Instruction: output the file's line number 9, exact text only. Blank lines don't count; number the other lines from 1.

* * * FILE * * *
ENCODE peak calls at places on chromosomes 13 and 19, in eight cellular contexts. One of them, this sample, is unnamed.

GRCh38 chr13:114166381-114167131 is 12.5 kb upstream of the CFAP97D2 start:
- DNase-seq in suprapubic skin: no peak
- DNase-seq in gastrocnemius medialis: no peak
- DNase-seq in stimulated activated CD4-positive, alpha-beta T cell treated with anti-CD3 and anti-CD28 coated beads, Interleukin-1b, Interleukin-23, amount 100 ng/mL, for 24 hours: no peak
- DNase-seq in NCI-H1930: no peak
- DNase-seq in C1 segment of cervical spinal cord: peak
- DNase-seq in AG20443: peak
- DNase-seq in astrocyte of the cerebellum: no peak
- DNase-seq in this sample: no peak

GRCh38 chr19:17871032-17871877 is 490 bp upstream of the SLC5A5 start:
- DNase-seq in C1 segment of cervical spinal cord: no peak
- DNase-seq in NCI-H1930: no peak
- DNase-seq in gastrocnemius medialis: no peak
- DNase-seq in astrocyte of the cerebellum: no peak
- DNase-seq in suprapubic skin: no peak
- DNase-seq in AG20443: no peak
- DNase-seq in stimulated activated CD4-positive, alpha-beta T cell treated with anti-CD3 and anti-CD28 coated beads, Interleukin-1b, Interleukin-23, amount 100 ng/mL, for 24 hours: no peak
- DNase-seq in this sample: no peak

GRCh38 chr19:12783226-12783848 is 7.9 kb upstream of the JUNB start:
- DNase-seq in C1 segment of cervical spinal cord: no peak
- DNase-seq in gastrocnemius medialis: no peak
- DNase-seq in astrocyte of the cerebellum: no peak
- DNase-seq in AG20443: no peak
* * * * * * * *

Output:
- DNase-seq in astrocyte of the cerebellum: no peak